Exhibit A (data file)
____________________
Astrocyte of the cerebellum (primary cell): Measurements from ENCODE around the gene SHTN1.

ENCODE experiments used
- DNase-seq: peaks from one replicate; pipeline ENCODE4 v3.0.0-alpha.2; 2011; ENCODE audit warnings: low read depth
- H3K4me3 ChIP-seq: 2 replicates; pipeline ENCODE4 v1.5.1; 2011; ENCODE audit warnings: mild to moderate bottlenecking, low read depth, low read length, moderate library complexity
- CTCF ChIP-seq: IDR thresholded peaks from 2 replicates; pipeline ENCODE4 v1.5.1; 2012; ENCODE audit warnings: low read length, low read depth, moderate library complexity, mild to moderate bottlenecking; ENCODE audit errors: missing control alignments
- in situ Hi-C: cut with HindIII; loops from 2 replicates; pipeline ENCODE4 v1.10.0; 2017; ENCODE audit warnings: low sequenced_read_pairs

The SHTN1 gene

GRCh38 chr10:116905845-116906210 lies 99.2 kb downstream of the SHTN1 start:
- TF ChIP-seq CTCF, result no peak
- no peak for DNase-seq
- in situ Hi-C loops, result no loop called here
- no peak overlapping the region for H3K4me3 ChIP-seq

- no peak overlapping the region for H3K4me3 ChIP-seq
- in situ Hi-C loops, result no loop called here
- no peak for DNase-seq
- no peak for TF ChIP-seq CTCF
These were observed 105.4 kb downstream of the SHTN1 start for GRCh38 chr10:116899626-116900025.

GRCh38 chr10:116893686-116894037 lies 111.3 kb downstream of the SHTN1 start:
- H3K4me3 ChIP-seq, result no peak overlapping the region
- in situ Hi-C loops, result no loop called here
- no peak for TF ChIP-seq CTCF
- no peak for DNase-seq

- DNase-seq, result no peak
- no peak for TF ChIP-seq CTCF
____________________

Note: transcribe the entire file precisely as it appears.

Astrocyte of the cerebellum (primary cell): Measurements from ENCODE around the gene SHTN1.

ENCODE experiments used
- DNase-seq: peaks from one replicate; pipeline ENCODE4 v3.0.0-alpha.2; 2011; ENCODE audit warnings: low read depth
- H3K4me3 ChIP-seq: 2 replicates; pipeline ENCODE4 v1.5.1; 2011; ENCODE audit warnings: mild to moderate bottlenecking, low read depth, low read length, moderate library complexity
- CTCF ChIP-seq: IDR thresholded peaks from 2 replicates; pipeline ENCODE4 v1.5.1; 2012; ENCODE audit warnings: low read length, low read depth, moderate library complexity, mild to moderate bottlenecking; ENCODE audit errors: missing control alignments
- in situ Hi-C: cut with HindIII; loops from 2 replicates; pipeline ENCODE4 v1.10.0; 2017; ENCODE audit warnings: low sequenced_read_pairs

The SHTN1 gene

GRCh38 chr10:116905845-116906210 lies 99.2 kb downstream of the SHTN1 start:
- TF ChIP-seq CTCF, result no peak
- no peak for DNase-seq
- in situ Hi-C loops, result no loop called here
- no peak overlapping the region for H3K4me3 ChIP-seq

- no peak overlapping the region for H3K4me3 ChIP-seq
- in situ Hi-C loops, result no loop called here
- no peak for DNase-seq
- no peak for TF ChIP-seq CTCF
These were observed 105.4 kb downstream of the SHTN1 start for GRCh38 chr10:116899626-116900025.

GRCh38 chr10:116893686-116894037 lies 111.3 kb downstream of the SHTN1 start:
- H3K4me3 ChIP-seq, result no peak overlapping the region
- in situ Hi-C loops, result no loop called here
- no peak for TF ChIP-seq CTCF
- no peak for DNase-seq

- DNase-seq, result no peak
- no peak for TF ChIP-seq CTCF